Yesterday, we explained “the Harry Reid Effect” – when pre-election polls under-count the Latino vote in such a way that underestimates the actual standing of the candidates that Latinos support.
The Reid Effect is caused by (a) methodological problems in pre-election polls that create a skewed Latino voter sample, which can lead to an under-representation of Spanish-dominant Latino voters and (b) a failure to sufficiently account for Latino voter registration and turnout operations in battleground states, which can lead to projections that underestimate the Latino share of the electorate. These are the reasons that the entire political world, relying on faulty pre-election polling and turnout models, predicted that Senate Majority Leader Harry Reid would lose his 2010 re-election. No wonder they were shocked when he won by nearly six percentage points.
Today, two new pieces suggest that the Reid Effect could well be a key factor this year.
In a new article in Mother Jones, titled “Are the Polls Undercounting Latino Obama Backers?”, Adam Serwer cites the methodological problems regarding Latino polling, highlights the lessons of Nevada’s 2010 Senate race between Senator Reid and Sharron Angle, and examines what it all may mean for this election cycle:
“If President Barack Obama loses big Eastern states like Florida and Ohio on November 6, Western swing states like Colorado and Nevada could help him hold on to the White House. Polls in Colorado and Nevada make the states look like anything but sure bets for the president, but there’s good news for Obama: By undercounting Democratic-leaning Latinos, those polls could be dead wrong…
…‘When you start polling in any state that’s competitive with a big component of the electorate being Latino, you tend to see that they tend to underestimate the Latino vote,’ says David Damore, a political science professor at the University of Nevada. ‘[The result] tends to be more Republican than it actually will be.’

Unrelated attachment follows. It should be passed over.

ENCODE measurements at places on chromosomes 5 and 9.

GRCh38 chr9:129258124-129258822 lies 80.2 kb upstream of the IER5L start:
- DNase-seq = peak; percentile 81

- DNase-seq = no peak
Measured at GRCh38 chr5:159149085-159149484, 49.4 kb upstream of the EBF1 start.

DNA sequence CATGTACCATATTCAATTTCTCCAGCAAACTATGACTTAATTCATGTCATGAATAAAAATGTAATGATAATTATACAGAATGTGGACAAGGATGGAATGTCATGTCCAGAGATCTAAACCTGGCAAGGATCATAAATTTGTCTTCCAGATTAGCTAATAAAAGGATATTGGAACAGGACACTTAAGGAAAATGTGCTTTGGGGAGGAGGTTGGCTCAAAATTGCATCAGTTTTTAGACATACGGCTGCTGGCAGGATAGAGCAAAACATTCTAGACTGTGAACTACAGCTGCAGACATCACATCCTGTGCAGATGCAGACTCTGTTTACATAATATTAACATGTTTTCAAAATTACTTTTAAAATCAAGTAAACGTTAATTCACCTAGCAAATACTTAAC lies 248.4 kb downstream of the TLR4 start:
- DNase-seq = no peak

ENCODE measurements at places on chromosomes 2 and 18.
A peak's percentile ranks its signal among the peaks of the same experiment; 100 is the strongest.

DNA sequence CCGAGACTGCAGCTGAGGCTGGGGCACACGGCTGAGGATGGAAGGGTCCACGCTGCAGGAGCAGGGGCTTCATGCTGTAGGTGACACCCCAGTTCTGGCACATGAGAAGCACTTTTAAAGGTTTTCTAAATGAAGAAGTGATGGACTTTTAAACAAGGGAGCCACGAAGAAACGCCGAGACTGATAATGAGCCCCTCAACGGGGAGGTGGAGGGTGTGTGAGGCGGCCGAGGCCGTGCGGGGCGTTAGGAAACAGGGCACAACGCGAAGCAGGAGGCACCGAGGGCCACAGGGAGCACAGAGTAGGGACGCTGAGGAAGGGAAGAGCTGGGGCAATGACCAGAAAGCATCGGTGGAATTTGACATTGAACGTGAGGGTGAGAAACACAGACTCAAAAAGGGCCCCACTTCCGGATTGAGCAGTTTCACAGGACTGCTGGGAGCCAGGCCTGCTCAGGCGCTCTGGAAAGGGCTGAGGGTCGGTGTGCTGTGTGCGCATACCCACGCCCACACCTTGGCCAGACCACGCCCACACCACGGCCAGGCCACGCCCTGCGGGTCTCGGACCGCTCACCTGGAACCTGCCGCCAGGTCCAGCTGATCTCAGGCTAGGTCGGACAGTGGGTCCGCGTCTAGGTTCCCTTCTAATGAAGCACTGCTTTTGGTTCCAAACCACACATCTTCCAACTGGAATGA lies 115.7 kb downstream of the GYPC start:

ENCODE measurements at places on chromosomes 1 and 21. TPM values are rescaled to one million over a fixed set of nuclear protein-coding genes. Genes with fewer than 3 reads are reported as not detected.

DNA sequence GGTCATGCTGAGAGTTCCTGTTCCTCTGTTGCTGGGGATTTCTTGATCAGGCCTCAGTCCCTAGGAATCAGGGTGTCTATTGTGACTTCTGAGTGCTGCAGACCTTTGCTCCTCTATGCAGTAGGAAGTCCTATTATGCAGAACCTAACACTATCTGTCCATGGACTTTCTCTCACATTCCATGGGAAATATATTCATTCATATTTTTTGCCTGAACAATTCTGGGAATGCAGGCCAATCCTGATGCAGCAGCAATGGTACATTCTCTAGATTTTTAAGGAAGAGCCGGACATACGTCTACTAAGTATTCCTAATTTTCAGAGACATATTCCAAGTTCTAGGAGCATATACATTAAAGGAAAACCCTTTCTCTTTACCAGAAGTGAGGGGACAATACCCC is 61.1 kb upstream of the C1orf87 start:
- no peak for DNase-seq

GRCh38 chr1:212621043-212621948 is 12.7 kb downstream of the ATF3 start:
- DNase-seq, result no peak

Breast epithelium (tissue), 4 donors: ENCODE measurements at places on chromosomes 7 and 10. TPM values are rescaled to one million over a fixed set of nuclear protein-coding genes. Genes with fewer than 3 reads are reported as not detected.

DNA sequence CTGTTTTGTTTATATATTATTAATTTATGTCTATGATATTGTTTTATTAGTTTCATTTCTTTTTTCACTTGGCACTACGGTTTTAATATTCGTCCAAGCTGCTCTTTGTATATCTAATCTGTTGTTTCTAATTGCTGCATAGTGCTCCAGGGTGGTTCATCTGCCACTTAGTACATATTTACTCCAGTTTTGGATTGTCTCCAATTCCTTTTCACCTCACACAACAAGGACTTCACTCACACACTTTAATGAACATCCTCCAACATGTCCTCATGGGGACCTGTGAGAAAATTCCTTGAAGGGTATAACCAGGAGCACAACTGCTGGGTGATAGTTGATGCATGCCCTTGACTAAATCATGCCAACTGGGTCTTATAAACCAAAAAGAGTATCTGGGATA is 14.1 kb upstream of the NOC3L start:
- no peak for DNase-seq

[Matt] Barreto [of Latino Decisions] says it’s happening again this year. ‘Pollsters who are missing that component of the correct proportion of Spanish interviews, they are completely underestimating a growing part of the electorate, and this is the part that is most heavily Democratic,’ he argues. ‘They’re are operating on models that are at best 20 years old.’ (Barreto expanded on his theory in a post written Monday.)
One of the biggest political changes over the past 20 years, Barreto claims, is among Spanish-dominant voters most likely to break toward Democrats. Many of these voters are naturalized citizens, a population that in the past hasn’t really made an impact at the polls. But since the mid-1990s, when immigration first started emerging as a hot-button political issue, these voters have been turning out in in greater numbers. Now, Barreto says, there’s evidence that they’re more likely to hit the ballot box than US-born Latinos.
Why does this matter? Even if Romney wins Virginia and North Carolina, Barack Obama only needs 33 of the remaining 82 swing state electoral votes to win, while Romney needs 51. The race is so close that a shift of a few points among Latinos in states with large Latino voter populations like Colorado, Nevada, and Florida could determine who gets those crucial remaining electoral votes…”